Query keypoints 1725 are processed in small local neighborhood groups to generate candidate query fingerprints in Fingerprinting step/module 1730 for matching. The fingerprinting method for query images is similar to the fingerprinting method for the document corpus, with notable exceptions relating to the expected lower quality of query images such as the Noise Guard method, and a different query fingerprint permutation scheme.

In one embodiment of the present application, all available keypoints are used. In another embodiment, the available connected components are sorted by relative strength such as, but not limited to, weighted optimum of the connected component dimensions, pixel count, aspect ratio, and/or proximity to other connected components, and only a smaller subset of connected components is outputted. In a third embodiment, the input image area 1710 may be sub-divided into a set of (overlapping or nonoverlapping) regions, and a number of connected components selected from each region to prevent one region from dominating all others. In yet a forth embodiment of the present application, the Fingerprinting module 1730 may only select the most indicative candidate query fingerprints based on an analysis of the frequency of digit or digit pattern occurrence in the fingerprint sequence since rare and unusual digit patterns are more indicative. The output of the Fingerprinting module 1730 is the list of candidate query fingerprints 1735 for each group of local keypoints.

The candidate query fingerprint 1735 list may include all or just a subset of all identifiable fingerprints, depending on the particular application and the desired performance level, in terms of processing time and accuracy. For example, only a small subset of the most indicative fingerprints may be selected based on the relative fingerprint strength. Alternatively, all available candidate query fingerprints may be used for best accuracy, which may increase processing time. Thus the number of candidate fingerprints at the output of the fingerprint module 1730 can be adjusted as tradeoff between accuracy and speed.

The query fingerprints of Fingerprinting module 1730 are then subsequently converted to Fan Tree paths by the Fan Tree Addressing module 1740, which determines the corresponding matching Leaf node for each query fingerprint. Each fingerprint corresponds to a path in the Fan Tree, starting from the root node and terminating in a specific Leaf node. The Fan Tree Addressing module 1740 follows the path of each candidate query fingerprint to determine the corresponding Leaf node address. The Leaf node content is looked up in the fingerprint data structure 1790, to retrieve the list of matching fingerprint records 1770 for the particular Leaf node.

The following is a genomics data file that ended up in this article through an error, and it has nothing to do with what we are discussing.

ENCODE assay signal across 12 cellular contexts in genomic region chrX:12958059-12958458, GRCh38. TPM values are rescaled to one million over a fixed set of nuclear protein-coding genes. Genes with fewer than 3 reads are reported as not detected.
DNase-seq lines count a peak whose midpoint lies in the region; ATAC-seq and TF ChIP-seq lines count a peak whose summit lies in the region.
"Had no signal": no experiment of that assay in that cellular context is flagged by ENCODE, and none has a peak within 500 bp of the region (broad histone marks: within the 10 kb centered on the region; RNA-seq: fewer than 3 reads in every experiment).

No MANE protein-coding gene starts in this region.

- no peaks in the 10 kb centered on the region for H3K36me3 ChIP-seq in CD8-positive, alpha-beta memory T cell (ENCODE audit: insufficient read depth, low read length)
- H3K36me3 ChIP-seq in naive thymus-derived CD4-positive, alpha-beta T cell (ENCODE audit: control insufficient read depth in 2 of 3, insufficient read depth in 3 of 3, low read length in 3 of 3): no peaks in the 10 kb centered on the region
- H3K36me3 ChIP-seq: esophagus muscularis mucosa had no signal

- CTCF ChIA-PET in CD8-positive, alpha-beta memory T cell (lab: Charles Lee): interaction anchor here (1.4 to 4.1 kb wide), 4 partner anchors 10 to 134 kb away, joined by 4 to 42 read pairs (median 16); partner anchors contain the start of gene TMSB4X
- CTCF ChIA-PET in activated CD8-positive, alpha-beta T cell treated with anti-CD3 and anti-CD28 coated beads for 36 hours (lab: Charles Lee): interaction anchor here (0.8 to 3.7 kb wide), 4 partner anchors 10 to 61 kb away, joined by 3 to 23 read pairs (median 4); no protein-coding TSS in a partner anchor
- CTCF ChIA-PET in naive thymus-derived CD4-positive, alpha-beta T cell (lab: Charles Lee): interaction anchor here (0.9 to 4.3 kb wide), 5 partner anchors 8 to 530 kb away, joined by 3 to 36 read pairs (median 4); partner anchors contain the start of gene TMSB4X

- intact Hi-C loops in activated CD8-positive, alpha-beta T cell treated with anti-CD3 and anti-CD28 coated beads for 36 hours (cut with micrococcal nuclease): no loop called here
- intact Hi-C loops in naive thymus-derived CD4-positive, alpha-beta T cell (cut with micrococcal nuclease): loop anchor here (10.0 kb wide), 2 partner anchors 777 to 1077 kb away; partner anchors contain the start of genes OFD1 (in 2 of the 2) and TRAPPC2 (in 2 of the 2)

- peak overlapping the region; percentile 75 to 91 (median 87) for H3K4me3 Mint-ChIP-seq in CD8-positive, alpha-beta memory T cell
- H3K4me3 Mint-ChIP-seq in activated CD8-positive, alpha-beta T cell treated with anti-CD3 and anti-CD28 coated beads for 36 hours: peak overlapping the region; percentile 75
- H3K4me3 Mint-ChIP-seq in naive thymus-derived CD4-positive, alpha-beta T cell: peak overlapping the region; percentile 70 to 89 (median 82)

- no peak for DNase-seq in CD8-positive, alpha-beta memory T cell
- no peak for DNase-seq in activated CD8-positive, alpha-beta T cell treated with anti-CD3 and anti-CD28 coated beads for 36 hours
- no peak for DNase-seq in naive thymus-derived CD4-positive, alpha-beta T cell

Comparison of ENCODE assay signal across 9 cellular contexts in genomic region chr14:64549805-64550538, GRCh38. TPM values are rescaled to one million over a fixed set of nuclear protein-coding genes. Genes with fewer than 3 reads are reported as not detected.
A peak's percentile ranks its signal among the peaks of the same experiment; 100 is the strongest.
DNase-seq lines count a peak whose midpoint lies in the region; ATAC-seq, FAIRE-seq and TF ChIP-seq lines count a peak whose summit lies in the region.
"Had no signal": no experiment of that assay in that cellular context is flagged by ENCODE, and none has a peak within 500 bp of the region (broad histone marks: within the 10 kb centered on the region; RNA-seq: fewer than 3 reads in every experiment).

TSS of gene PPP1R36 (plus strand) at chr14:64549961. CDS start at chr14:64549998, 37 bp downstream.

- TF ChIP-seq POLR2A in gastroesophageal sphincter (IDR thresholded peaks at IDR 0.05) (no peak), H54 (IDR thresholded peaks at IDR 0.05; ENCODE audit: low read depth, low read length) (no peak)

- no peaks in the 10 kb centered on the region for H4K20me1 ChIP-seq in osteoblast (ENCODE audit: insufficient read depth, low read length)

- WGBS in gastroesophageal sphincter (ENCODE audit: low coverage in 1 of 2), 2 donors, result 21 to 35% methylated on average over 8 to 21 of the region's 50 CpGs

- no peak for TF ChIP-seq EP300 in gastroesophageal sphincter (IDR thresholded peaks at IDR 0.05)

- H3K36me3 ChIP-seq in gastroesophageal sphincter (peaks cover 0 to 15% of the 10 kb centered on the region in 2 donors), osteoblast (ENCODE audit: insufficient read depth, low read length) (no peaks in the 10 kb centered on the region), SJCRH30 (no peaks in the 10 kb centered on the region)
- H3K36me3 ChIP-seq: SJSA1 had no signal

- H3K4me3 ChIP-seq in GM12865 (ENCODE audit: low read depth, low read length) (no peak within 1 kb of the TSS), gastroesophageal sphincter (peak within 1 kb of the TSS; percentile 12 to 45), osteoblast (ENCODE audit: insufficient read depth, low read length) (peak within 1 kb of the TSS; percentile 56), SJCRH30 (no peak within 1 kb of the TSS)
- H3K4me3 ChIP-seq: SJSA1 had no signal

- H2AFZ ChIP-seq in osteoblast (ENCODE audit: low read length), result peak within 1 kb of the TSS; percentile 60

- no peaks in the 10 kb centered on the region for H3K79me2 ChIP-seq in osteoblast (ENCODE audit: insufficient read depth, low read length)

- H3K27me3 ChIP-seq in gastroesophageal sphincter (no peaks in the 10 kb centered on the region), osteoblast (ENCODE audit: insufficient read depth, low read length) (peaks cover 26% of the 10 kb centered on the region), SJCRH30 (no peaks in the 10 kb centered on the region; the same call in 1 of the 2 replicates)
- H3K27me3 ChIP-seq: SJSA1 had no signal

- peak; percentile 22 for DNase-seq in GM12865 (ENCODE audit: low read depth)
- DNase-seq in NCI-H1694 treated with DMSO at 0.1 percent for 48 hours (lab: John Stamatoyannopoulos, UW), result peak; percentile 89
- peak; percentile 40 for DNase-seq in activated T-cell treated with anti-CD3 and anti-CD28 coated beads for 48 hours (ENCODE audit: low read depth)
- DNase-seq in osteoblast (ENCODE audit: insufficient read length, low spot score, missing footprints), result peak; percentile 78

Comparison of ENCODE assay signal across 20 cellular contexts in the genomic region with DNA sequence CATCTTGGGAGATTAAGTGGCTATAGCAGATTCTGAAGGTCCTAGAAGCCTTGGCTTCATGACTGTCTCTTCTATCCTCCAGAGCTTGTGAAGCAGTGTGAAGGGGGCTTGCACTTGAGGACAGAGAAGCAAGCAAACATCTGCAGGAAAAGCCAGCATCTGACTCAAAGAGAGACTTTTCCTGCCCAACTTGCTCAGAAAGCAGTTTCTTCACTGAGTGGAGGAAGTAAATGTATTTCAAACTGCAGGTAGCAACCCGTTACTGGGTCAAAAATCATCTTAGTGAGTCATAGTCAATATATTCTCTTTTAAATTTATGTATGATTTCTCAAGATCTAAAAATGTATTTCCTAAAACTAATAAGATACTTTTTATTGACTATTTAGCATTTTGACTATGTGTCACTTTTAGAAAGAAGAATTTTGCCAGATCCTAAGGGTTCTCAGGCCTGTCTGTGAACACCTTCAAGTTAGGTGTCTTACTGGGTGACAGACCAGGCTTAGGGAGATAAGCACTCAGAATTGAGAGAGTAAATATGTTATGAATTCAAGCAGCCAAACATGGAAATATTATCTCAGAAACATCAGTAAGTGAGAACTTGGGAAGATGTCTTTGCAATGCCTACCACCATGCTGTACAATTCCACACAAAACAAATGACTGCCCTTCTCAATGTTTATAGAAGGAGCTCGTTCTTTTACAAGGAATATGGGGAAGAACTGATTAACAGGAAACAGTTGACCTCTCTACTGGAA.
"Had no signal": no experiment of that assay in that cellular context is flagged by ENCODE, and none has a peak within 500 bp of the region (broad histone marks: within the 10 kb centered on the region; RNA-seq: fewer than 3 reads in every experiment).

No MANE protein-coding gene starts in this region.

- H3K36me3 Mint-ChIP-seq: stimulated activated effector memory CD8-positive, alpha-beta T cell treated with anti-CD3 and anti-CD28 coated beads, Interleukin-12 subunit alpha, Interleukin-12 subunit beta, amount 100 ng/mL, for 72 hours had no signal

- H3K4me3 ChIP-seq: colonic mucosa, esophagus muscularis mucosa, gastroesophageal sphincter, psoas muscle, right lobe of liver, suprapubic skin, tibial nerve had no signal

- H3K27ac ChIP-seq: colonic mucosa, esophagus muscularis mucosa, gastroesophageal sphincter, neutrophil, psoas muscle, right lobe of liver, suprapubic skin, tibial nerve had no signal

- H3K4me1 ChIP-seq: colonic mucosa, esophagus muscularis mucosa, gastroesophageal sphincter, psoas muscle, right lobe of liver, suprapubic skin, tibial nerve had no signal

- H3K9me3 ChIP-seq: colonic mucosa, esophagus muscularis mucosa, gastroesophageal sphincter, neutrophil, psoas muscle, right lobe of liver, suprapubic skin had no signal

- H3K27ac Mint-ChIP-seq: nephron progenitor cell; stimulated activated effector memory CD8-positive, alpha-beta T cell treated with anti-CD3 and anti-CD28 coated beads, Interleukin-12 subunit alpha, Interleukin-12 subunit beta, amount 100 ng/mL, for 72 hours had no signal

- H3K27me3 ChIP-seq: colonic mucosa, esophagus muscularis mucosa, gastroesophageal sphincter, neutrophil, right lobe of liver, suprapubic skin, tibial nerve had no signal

The candidate query fingerprint information of Fingerprinting module 1730 is subsequently matched in the Fingerprint Matching module 1750 against each fingerprint entry 1770 included in the Leaf node list of fingerprint records 1770. Only when there is an exact match between the candidate query fingerprint 1730 and a particular fingerprint record of Fingerprint Record module 1770, the system retrieves the corresponding image ID and fingerprint ID combination from the matching fingerprint record 1770, and proceeds to initialize (first time only) and increment a designated fingerprint counter for the unique “<image ID/fingerprint ID>” combination in a counter array. The system also maintains, in a separate data structure, a list of image IDs that have been encountered with at least one matching fingerprint during the fingerprint matching phase 1750. The fingerprint matching process 1750 continues until all candidate query fingerprints 1730 have been processed in this manner. The resulting match counter results 1755 array content is then forwarded to the fingerprint analysis phase 1760 for final highest score analysis and determination of the best matching document or set of documents within the collection.